Not History. Still Truth.

dancing_figuresI know it didn’t happen that way. It may not have happened at all.

Instead of a grand Exodus, there may have been a release of Semitic slaves from Egypt – that, after all, is attested in Egyptian annals. Or a small group of slaves may have escaped the horrors of forced labor.

We have no proof that Moses existed, that any larg(ish) number of Israelites won their freedom or made their way through the wilderness. There is no archeological record to prove that a mass number of people trekked through the landscape between Egypt and Canaan.

Neither is there any historical corroboration for the actual existence of Joseph. Or Abraham, Isaac, and the rest of our patriarchs and matriarchs.

These stories are literature. They are myth. They are folktales. Though they are certainly attached to the experience and time of their composition, they are not history.
This fact has never prevented them from telling us truths.

We are, this week, standing at the juncture between the conclusion of Bereishit and the first parsha of Sh’mot. Waiting for the ancient freedom ride to begin, I have been preoccupied with a particular vision. It seems as real to me as the desk I write at, the gum tree branches against the gray sky outside my window, the sound of Beowulf, our cat, snoring in the kitchen.

I see the first aron. I see the second aron.

The first is the Ark of the Covenant which contains the tablets of the law – both the shattered version and the whole one. The first was inscribed by YHVH (Ex. 31:18) and destroyed by Moses. The second was created and carved by Moses, but inscribed by divine and patient agency (Ex. 34:1).

The second aron is the one that contains Joseph’s bones – aron also designates a coffin.

An ark. A coffin.

The mixed multitude that trembled with fear, that danced in rejoicing, the mixed multitude that will experience a lifetime of vicissitudes in the wilderness, that people carries with them both memory and hope, both death and the law that sustains life.

The act of ritual remembrance has been one of the most powerful ways by which we have maintained our multifaceted, diverse, and ever-changing sense of what it means to be Jewish. We know who we are when we can identify who we come from. This is fact, even when our ancestors are mythical creations, the stuff of stories told around campfires under ancient skies and brilliant stars. They are real to us – or can be. Their flaws are our flaws; their struggles are heartbreakingly familiar.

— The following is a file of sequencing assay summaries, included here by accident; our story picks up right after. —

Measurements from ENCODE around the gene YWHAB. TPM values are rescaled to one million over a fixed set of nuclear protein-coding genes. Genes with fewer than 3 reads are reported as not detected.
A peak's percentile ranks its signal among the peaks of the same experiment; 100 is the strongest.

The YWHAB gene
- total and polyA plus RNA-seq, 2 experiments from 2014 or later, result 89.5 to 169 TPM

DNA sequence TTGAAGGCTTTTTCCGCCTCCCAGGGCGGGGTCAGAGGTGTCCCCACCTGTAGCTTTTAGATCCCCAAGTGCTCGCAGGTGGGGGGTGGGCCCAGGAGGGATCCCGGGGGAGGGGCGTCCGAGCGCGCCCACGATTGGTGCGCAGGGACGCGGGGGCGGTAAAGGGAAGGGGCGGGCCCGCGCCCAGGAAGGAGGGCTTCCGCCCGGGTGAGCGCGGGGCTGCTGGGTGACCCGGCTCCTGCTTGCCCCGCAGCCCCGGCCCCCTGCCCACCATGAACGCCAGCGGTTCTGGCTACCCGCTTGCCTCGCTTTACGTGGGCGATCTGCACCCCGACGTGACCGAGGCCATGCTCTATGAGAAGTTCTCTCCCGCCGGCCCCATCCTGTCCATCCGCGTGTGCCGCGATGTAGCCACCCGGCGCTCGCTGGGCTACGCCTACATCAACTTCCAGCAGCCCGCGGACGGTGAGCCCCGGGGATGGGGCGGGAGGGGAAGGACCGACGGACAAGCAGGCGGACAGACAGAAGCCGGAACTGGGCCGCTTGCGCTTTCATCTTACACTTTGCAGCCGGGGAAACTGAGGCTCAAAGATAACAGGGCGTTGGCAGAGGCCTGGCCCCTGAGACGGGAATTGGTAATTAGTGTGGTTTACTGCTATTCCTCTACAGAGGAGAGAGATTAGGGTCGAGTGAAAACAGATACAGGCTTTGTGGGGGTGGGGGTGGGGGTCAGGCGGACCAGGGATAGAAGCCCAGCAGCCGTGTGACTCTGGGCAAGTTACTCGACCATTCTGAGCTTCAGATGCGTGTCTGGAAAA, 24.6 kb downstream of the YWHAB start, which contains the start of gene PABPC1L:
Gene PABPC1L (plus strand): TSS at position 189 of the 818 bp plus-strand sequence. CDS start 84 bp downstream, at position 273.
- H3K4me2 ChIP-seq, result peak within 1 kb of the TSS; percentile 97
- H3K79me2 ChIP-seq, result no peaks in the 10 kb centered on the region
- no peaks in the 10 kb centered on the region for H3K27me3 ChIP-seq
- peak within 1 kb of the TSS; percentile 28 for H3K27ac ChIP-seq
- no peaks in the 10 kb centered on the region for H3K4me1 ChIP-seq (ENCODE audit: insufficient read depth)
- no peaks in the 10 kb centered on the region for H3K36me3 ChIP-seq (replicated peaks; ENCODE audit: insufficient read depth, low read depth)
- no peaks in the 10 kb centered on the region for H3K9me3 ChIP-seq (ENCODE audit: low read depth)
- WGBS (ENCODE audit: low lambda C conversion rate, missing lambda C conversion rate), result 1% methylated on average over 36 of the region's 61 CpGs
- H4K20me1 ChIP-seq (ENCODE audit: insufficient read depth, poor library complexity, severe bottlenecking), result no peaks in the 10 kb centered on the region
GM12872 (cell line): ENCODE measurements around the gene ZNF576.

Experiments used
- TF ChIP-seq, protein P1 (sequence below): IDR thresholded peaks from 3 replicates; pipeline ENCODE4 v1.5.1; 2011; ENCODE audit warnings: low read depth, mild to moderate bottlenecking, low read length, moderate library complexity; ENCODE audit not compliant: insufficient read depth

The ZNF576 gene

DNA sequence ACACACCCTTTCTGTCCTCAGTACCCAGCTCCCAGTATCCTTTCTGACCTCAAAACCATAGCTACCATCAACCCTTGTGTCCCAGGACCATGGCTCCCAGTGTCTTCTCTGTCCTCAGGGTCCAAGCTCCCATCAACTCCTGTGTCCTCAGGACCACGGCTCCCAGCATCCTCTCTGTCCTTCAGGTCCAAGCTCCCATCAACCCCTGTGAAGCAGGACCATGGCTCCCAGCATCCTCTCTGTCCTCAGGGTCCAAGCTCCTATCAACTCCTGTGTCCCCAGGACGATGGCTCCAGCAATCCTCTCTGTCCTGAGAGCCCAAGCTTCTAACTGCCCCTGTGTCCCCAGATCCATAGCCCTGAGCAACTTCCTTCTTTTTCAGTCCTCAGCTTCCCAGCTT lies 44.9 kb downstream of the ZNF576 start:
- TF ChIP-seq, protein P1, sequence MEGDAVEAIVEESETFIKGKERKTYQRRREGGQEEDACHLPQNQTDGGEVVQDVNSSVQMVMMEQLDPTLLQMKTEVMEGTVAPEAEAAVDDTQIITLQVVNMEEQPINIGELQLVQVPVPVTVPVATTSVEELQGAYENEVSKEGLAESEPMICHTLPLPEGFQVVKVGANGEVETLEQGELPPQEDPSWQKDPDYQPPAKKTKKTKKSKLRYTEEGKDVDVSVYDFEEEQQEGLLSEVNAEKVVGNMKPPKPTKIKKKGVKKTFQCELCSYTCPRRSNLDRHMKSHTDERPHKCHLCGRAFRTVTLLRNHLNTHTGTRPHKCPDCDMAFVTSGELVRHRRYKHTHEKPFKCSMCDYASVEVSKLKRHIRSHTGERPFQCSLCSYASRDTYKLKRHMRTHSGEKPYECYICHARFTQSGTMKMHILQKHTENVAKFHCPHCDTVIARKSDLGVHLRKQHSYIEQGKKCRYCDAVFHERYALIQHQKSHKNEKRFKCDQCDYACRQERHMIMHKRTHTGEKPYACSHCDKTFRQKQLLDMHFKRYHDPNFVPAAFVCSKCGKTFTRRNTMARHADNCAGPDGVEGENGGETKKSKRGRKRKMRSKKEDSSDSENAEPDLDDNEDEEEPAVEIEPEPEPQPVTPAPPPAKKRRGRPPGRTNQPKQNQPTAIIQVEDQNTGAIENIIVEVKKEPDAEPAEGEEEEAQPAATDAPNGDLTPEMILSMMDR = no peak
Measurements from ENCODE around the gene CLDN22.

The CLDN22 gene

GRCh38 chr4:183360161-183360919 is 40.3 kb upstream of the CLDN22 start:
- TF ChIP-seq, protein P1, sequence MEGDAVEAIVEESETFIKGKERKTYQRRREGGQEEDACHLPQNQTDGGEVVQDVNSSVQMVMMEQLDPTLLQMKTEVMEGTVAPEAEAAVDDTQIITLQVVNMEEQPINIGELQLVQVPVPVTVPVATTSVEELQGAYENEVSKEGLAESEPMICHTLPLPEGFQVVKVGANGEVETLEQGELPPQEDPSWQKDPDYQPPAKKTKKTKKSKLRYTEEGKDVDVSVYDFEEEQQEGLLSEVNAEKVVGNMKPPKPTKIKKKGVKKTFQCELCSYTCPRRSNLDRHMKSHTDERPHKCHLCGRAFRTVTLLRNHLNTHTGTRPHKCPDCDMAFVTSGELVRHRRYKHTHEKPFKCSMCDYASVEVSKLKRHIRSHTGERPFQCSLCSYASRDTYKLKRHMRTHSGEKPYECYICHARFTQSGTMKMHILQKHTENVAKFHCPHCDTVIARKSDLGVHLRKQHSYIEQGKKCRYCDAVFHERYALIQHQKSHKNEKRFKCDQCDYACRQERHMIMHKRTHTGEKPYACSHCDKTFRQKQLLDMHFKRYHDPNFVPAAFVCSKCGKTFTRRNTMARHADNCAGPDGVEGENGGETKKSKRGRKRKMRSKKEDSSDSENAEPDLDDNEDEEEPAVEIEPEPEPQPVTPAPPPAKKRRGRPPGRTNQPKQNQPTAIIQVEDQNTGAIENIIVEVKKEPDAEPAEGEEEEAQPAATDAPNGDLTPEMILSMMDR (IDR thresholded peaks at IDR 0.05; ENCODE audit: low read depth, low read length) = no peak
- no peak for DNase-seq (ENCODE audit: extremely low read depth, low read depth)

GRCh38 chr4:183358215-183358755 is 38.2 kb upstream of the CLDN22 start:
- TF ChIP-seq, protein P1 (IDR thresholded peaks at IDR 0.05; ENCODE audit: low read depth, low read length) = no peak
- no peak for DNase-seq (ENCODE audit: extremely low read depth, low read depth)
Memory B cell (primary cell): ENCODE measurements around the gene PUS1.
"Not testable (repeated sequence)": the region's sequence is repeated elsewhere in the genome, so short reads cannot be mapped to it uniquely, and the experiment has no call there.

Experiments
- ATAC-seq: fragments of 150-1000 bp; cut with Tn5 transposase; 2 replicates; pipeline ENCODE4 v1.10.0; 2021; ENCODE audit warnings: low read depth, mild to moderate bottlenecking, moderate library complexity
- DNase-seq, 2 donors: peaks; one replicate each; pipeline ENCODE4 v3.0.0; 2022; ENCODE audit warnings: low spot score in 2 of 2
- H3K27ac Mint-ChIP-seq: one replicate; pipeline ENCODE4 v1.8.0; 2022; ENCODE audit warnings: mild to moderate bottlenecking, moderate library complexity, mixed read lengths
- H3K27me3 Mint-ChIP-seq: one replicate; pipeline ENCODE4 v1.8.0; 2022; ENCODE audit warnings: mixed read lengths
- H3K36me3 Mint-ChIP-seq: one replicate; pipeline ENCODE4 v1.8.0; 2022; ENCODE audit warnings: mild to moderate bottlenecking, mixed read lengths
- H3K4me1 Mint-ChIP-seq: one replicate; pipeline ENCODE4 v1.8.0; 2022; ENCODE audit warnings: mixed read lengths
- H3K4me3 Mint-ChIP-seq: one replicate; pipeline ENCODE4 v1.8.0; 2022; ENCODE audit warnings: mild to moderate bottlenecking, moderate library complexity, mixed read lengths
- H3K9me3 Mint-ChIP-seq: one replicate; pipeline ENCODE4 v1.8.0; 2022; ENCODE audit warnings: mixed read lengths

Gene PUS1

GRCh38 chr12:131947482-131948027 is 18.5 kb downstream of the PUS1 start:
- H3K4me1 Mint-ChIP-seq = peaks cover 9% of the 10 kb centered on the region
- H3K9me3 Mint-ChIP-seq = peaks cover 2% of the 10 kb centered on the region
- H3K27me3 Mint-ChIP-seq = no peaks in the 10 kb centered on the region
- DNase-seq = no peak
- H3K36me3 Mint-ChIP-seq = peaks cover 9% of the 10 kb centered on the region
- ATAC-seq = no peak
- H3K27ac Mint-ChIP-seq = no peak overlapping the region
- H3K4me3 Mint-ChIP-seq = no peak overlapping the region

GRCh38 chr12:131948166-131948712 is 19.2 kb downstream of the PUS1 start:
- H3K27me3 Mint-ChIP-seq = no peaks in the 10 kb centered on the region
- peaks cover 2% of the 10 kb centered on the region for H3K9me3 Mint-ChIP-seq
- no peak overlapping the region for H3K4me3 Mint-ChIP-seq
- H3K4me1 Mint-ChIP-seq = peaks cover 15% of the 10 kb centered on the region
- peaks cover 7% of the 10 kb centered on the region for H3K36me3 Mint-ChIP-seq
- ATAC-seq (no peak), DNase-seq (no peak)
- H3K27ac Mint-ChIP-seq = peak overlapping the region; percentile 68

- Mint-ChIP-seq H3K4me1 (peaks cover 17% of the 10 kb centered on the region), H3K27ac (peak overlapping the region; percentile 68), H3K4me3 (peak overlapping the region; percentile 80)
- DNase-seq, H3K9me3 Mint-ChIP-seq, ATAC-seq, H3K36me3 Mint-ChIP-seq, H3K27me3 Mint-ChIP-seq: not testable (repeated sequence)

What child with brothers and (or) sisters does not worry that her mother favors a sibling? So, too, did Esau suspect Rebecca, and not without reason. How many women have found themselves trying to do everything right, only to be pushed aside, misused, even abused? Both Tamars of Tanakh will be, though Judah’s daughter-in-law will win the day in the end. David’s own daughter will be disgraced and humiliated by a half-brother who mercilessly ignores her pleas and rapes her. Afterwards, like so many women of our own time, she will be told to hush, to keep silent, to say nothing.

Memory binds us. And the law? Most Jews of our time hardly live by it. Yet it still sustains us, still teaches us, still asks us to consider: What is ethical speech? What is thoughtful, kind behavior? Do we not know this in our bones (did Joseph?): Treat the stranger kindly and love your neighbors.

Perhaps there are few Jews who study the commentary Hillel directed us to explore. But most Jews know something of its existence. Our law can be our hope to be better human beings as well as better Jews.

I see those people (who never existed?) before me. I see them carry that aron, the one holding our ignorance and failure in the form of shattered shards of stone, but holding the whole ones, too, the Second Chance.

I see them carrying the other aron, the coffin holding memories of an earlier time, of a patriarch and our family of origins, of a man who acted both cruelly and mercifully.
This Shabbat, we begin the story of Exodus. We will read of terror and darkness, of death and daytime horrors. We will read of freedom and joy, too. Memory and law, knowing where we came from and who we must be: This is my vision of those two arons.

Perhaps it is not history. But it is true.

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One Reply to “Not History. Still Truth.”

  1. I have often wondered about the veracity of our scriptures and asked (fully aware of the answer that was to follow) whether or not the Torah is “true.” I know that our scriptures are most likely historical myths passed on from one generation to the next. However, those myths have come to shape the way that I think and act. I am ruled by laws that were imposed by people that most likely never lived. I teach my children (or at least try my very best) to act according to what our scriptures dictate. It can seem like such an absurdity, but for some reason (which I am still trying to decipher) I love abiding by those rules. Judaism is (at least for me) the most moral of religions, the only one (again, at least for me) which dictates that people behave responsibly toward other sentient beings. Yes, history paints a very different picture of Judaism than the Hebrew scriptures, but for some unknown reason I can almost hear the voice of those imaginary ancestors calling my name.

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